Psychosocial and biobehavioral characteristics of hypertensive men with elevated atherogenic lipids

Atherosclerosis. 1991 Feb;86(2-3):211-8. doi: 10.1016/0021-9150(91)90217-q.


Epidemiologic studies demonstrated an excess risk of ischemic heart disease (IHD) among individuals who simultaneously exhibit hypertension and elevated atherogenic lipids (coronary high risk (CHR)-status). Yet, relatively little is known about factors which contribute to the development of CHR-status during early and middle adulthood. The present study explores the role of selected biobehavioral and psychosocial factors in explaining CHR-status using data from a prospective 6.5 years investigation of a cohort of 416 middle-aged (40.8 +/- 9.6 years) male blue-collar workers. Multivariate logistic regression analysis shows that overweight (odds ratio (o.r.) 4.14), smoking (o.r. 2.19), low promotion prospects at work (o.r. 2.71), competitiveness at work (o.r. 2.79) and feelings of sustained anger (o.r. 5.41) independently contribute to the explanation of CHR-status. Furthermore, the operational definition of CHR-status is validated by estimating its power in predicting IHD incidence in the study cohort. In conclusion, co-manifestation of hypertension and elevated lipids is more likely to exist among those blue-collar men who exhibit distinct work-related characteristics in addition to established biobehavioral risks such as overweight and smoking. In view of the high prevalence of CHR-status and of IHD among men in the lower socio-economic strata this finding is also of interest for health policy.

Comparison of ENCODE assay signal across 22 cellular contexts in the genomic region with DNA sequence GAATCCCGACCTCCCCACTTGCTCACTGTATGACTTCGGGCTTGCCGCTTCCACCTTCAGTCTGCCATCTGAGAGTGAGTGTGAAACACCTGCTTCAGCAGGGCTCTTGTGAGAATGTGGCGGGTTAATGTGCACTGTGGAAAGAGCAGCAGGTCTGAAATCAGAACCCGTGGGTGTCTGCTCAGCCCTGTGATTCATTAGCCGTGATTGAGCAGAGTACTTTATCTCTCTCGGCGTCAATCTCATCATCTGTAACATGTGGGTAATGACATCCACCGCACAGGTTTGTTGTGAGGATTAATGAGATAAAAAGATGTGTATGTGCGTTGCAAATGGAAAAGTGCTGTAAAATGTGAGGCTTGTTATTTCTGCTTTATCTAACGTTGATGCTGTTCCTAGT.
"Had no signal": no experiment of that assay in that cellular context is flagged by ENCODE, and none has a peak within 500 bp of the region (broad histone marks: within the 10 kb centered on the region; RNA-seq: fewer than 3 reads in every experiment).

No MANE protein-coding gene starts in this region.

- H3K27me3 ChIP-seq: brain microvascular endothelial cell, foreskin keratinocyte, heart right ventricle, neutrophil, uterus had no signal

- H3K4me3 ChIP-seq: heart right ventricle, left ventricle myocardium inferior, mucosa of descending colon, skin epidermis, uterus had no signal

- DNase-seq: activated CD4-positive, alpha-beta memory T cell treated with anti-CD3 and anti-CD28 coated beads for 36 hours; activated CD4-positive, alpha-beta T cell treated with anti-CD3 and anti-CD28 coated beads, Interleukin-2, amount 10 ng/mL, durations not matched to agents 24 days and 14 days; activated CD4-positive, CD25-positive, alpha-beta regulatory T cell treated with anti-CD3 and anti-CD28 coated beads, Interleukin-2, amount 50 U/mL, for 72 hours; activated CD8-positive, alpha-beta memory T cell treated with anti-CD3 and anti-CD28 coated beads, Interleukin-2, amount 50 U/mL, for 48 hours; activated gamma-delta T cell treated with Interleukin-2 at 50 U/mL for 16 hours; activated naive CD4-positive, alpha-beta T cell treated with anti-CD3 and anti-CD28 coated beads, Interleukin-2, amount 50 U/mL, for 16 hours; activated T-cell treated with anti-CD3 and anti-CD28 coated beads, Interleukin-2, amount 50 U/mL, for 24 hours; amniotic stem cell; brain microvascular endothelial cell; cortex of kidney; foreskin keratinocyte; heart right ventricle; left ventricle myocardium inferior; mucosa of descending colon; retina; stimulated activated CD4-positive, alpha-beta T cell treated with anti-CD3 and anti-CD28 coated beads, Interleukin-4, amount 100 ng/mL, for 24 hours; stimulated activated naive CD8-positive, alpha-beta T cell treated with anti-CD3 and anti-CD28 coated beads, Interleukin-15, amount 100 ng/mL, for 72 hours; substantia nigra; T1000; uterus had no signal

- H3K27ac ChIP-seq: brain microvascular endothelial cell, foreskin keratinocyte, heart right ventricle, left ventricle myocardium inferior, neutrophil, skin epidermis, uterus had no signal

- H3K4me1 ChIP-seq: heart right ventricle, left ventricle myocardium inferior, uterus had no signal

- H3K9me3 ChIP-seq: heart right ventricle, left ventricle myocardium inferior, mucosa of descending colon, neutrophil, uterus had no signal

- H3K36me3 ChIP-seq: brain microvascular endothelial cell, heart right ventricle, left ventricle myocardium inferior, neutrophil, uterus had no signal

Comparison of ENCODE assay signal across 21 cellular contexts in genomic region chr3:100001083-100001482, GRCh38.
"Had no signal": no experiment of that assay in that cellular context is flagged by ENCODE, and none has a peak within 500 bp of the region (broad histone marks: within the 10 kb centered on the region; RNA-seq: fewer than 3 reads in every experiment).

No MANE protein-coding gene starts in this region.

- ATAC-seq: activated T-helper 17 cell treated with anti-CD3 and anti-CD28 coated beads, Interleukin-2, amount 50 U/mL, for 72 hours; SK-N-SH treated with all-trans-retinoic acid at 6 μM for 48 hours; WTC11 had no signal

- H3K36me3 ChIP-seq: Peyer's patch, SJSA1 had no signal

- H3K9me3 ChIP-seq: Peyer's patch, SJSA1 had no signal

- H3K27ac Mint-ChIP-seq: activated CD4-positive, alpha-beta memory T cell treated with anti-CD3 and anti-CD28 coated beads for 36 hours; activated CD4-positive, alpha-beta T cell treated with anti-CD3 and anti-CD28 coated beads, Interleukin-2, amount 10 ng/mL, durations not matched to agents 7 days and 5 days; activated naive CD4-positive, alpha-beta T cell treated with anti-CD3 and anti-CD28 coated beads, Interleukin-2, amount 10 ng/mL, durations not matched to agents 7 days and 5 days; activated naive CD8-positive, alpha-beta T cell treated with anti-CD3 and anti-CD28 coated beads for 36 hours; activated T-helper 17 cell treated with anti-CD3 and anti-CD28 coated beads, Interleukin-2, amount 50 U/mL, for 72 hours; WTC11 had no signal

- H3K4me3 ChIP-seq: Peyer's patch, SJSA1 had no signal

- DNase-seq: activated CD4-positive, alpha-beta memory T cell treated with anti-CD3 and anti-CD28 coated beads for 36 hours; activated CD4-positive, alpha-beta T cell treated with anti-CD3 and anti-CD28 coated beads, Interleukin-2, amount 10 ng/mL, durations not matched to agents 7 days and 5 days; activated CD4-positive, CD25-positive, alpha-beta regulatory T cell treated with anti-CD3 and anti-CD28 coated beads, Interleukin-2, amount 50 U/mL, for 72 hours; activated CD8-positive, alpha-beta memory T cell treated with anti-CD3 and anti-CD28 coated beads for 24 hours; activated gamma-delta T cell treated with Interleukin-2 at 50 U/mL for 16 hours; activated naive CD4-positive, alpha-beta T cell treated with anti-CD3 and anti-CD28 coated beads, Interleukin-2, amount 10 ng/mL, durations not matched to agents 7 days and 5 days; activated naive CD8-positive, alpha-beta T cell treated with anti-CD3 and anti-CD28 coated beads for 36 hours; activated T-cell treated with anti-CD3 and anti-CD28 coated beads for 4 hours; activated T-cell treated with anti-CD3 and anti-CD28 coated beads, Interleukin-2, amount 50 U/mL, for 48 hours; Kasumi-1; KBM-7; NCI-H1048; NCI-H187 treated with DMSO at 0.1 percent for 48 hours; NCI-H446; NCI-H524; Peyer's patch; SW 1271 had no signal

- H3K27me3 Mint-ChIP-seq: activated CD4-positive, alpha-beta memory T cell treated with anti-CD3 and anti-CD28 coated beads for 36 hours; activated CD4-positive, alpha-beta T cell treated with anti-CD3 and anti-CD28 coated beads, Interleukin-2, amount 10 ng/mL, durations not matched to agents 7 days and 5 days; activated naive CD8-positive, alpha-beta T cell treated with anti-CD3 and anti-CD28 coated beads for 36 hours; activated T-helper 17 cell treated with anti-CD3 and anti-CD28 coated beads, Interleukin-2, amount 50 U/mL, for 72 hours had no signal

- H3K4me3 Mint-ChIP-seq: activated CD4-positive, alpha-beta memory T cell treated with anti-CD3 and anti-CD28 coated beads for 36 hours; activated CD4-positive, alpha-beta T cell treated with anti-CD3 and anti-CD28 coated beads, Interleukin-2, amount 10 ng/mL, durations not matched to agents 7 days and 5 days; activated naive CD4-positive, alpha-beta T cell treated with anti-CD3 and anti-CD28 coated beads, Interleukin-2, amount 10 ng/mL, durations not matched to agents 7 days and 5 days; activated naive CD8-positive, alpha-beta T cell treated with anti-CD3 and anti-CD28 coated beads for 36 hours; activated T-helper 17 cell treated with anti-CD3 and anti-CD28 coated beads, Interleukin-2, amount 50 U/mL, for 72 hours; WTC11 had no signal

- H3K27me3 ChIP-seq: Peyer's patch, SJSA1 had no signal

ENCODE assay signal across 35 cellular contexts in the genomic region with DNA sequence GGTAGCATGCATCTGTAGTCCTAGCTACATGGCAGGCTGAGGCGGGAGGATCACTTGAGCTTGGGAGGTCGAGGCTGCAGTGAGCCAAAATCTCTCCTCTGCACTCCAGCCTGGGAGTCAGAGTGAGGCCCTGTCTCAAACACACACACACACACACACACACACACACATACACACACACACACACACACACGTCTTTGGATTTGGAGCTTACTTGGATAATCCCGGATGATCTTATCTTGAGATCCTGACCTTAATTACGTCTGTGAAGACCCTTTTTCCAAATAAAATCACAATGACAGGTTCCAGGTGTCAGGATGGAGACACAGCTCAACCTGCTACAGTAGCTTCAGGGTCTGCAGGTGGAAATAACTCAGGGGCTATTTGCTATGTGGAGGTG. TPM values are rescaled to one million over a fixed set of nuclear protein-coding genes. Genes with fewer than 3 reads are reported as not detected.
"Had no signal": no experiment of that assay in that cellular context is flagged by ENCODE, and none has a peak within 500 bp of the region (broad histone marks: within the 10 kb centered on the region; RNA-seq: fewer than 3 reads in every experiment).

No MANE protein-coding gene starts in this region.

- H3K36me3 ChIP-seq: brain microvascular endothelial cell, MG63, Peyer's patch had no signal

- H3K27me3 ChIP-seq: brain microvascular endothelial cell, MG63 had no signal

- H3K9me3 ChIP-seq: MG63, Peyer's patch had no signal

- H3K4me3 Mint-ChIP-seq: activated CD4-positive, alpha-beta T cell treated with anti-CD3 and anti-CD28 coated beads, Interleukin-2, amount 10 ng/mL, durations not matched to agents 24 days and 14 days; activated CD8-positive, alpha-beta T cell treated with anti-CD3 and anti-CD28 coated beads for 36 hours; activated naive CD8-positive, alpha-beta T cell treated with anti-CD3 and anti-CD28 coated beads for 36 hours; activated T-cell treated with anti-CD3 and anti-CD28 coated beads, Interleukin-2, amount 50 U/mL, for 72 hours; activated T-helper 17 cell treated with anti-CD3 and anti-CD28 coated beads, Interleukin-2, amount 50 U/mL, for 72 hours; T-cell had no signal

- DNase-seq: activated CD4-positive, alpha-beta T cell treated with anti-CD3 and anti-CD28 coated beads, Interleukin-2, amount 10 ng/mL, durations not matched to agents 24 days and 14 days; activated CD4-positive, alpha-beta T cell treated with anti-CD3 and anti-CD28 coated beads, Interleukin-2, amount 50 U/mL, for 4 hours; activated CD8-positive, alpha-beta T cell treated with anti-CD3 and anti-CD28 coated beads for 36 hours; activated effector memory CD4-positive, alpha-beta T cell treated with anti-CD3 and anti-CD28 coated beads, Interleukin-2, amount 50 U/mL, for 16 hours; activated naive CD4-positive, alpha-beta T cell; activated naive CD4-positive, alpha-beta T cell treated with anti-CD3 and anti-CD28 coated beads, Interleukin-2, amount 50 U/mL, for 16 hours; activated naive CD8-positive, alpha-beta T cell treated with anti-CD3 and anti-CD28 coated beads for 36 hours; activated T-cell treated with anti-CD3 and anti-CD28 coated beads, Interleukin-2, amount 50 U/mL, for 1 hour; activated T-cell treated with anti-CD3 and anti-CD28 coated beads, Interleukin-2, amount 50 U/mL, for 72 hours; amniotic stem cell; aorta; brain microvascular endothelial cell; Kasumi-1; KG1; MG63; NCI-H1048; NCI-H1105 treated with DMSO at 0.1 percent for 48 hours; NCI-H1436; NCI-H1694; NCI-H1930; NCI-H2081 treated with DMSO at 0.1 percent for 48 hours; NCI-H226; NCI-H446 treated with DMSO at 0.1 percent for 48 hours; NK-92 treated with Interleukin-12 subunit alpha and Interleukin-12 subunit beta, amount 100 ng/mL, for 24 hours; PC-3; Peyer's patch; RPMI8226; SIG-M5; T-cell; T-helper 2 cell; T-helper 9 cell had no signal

MeSH terms

  • Adult
  • Anger
  • Competitive Behavior
  • Coronary Disease / etiology
  • Humans
  • Hypertension / blood*
  • Hypertension / psychology
  • Job Satisfaction
  • Lipids / blood*
  • Male
  • Middle Aged
  • Prospective Studies
  • Risk Factors
  • Stress, Psychological*
  • Type A Personality*


  • Lipids